(I skipped here over the big, expensive software - things like Photoshop, Matlab, etc. That they are result of hard work of people who need to get paid is obvious, and everybody knows that they should buy that software if they needed, and they will receive something valuable in exchange.)
I'd go a bit farther: not all software can be sold. Making some extremely niche software fills that niche, but there may be a very small audience for, say, combinatory logic interpreters, or theorem provers. If we as a society demand that every piece of software be sold, and maybe the bulk of the members of the society have a weird idea that the price of something has to reflect the cost of that good plus profit, then a lot of software will never get written, and a lot of ideas won't get tried out, and a lot of niches will go unfilled.
Of course TemMPOraL is right: There's nothing wrong with someone who truly wants to give away software for free. Saying that's wrong is saying that any act of generosity, kindness or charity is wrong.
But Daniel is not saying that free software is the problem, but that "People who think that software should be free" is the problem. When people expect software and web services to be free, producers who can't afford to give it away free are forced to resort to other means. And when he says that for people paying "for software with dollars, this exchange was much more straightforward", he is echoing Maciej Cegłowski of pinboard in his call: Don't Be a Free User.
The real problem is not free software, but software that dishonestly claims to be free. Ad supported software is not free. Software that is monetized by pushing other software is not free. Software that sells your data is not free. Software that hooks people first and then pushes in-app purchases is not free.
I'm actively working on how to get us out of this mess. If you're interested give me a holler.
 I'm being generous. I think anyone who is ethical and honest with themselves wouldn't allow themselves to be forced into doing anything dishonest. "You can't get permission for the wrong thing and don't need it for the right thing" (https://news.ycombinator.com/item?id=8877192)
 I call this the drug dealer business model. Microsoft perfected this in they way they got everyone hooked on DOS, then Windows and then Office, and then took it to a new level by giving away IE for "free".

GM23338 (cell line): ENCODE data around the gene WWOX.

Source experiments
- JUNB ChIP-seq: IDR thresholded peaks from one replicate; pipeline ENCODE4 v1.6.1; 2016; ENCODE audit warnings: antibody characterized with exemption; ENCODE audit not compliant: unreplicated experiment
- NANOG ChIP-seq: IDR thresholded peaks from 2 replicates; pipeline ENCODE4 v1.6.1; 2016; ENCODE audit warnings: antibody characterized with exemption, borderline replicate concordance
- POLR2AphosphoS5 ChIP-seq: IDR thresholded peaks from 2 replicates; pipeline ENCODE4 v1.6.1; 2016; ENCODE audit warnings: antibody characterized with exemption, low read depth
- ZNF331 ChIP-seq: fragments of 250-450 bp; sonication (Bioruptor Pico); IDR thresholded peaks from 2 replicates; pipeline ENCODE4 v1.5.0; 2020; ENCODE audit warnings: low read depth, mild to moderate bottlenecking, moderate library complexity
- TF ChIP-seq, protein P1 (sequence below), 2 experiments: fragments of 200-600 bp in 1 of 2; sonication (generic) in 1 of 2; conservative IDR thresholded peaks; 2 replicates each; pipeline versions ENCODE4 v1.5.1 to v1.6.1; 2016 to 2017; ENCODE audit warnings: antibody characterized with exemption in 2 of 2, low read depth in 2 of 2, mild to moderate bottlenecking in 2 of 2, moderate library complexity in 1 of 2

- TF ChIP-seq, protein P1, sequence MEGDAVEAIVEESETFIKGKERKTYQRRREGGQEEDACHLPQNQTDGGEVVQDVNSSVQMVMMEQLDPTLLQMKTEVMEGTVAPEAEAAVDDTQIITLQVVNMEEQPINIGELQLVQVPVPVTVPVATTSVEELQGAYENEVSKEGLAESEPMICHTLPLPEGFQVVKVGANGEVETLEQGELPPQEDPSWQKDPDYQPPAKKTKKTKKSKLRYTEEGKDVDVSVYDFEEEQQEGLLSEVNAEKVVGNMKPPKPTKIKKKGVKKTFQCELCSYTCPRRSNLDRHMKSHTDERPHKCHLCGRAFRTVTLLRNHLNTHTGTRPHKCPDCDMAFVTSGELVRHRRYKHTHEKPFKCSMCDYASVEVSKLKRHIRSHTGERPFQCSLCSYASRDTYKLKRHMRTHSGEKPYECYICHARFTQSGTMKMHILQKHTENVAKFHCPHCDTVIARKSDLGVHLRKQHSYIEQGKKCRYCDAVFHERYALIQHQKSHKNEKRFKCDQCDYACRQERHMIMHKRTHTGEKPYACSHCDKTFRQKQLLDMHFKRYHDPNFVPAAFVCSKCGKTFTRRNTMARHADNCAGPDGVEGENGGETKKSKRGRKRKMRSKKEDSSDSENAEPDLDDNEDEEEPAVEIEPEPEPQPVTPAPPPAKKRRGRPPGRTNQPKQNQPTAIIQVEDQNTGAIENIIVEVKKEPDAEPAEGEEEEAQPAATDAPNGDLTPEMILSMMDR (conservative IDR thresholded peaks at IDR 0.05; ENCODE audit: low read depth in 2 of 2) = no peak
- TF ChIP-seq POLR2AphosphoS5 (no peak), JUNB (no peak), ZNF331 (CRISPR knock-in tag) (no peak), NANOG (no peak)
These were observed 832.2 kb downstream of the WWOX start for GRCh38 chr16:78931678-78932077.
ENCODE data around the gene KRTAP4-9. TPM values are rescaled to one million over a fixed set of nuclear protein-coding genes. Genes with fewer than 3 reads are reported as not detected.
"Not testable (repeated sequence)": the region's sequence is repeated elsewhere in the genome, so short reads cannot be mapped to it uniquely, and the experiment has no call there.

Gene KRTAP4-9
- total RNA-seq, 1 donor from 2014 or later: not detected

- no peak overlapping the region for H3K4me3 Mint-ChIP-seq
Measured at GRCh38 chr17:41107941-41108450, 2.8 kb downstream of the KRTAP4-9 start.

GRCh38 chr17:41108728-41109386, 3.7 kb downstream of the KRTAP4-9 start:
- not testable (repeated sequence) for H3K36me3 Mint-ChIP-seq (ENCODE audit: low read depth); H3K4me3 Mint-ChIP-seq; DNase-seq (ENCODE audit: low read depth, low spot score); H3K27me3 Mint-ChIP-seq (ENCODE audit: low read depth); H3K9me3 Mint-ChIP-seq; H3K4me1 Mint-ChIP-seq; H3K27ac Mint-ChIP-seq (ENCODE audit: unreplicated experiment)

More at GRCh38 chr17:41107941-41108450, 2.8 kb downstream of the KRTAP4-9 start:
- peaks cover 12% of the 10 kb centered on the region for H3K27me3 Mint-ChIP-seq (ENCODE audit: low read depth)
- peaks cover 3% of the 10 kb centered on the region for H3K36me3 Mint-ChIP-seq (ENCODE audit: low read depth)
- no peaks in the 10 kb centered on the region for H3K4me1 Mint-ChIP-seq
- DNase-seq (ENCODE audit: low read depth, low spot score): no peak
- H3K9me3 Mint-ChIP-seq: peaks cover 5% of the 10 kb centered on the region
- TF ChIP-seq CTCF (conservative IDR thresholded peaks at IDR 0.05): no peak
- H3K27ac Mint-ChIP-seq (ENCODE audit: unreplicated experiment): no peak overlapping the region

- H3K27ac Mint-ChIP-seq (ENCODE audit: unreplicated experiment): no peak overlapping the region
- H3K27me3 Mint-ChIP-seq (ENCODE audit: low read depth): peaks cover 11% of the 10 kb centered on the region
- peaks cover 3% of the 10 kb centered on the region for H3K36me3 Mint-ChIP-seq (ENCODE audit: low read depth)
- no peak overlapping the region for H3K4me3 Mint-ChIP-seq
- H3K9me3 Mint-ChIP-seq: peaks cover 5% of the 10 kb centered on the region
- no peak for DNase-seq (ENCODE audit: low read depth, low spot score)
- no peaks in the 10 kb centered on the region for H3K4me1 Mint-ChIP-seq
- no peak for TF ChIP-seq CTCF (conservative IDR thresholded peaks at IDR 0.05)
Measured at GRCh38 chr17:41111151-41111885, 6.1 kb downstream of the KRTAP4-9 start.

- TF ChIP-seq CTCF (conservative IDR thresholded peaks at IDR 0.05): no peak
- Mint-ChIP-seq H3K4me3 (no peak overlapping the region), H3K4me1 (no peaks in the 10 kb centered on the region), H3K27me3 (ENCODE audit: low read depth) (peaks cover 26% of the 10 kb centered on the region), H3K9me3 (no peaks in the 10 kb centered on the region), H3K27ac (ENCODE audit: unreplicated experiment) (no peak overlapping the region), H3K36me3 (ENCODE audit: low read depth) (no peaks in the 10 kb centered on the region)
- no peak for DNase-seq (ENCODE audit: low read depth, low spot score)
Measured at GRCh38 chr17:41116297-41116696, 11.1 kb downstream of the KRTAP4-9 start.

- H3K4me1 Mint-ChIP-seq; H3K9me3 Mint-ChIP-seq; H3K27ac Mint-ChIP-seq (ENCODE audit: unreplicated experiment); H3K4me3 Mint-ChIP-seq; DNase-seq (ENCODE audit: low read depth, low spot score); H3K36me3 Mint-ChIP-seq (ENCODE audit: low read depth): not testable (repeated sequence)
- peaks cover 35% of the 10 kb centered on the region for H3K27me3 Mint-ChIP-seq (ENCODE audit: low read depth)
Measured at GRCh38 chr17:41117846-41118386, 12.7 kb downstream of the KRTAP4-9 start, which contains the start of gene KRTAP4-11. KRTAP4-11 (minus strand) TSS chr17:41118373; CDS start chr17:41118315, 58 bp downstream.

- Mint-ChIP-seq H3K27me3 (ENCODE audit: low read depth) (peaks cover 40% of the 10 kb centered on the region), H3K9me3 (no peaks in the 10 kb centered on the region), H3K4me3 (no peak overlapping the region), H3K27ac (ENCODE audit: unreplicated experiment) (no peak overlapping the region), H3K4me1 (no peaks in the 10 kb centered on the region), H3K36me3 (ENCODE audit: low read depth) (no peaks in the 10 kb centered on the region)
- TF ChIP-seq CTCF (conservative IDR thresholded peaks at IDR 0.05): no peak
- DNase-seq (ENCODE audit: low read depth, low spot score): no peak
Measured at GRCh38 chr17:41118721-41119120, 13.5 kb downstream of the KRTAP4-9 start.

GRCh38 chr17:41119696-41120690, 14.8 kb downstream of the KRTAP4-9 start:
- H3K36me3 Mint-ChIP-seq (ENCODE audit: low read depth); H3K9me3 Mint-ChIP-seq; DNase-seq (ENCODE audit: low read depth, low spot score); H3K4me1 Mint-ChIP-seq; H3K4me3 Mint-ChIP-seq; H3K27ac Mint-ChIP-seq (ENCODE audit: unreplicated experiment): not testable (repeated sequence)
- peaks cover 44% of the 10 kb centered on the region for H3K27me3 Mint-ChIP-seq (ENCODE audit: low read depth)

If it's going to spy on you, it should tell you right up, not in small prints in the EULA.
Also, the assumption that developpers have to be paid is wrong, some people might do it for charity or for other non-profit reasons.
There are plenty of services I pay for that sell data about me and/or show me advertizements.
So this is an appealing story, but it only works until someone decides "I could get paid, AND sell the user to advertizes/data harvesters." It's always easy to make now-impossible scenarios into appealing hypotheticals, and I'm sure that market forces COULD mean that none of the software or services currently supported through advertizement and data harvesting invasive and advertizement wouldn't do so, but nobody can say for sure.
Hey look: -> "App store... (3 new)"
Pretty sure I bought this laptop. ($2000) But there sits an advertisement, right in my GUI. Yes, this one is pretty harmless, but it is still there.
(1) Convincing anyone in management that developing such a thing would be worthwhile when people are still buying the old thing in droves and when such an endeavor would have a long bootstrap/incubation period before it'd be commercially viable.
(2) Making all the legacy software work via compatibility layers.
Not sure which of these would be harder.
Present OSes have security models rooted in the multi-user needs of workstations and servers in the 1970s and 80s, back when the Internet was kind of a walled garden and security risks consisted mostly of students and kids playing around.
Okay, what security model do you propose then? I'm curious because I don't see a security problem here. No OS security was bypassed, there was no OS bug that was exploited. This is what happened - The user downloaded a file and installed an application.
In your previous post you mentioned terrible permission separation and application isolation - I don't see how its connected to the problem.
It seems like you want it to be so that malware applications can be installed by any user without the system suffering any consequences. You can't achieve that goal without also crippling regular applications that legitimately might want to do everything that a malware application does.
First and foremost, security should be a primary OS design objective and it should go into the design deep. It should be something you think about before secondary concerns like a process model, binary format, driver framework, or memory management.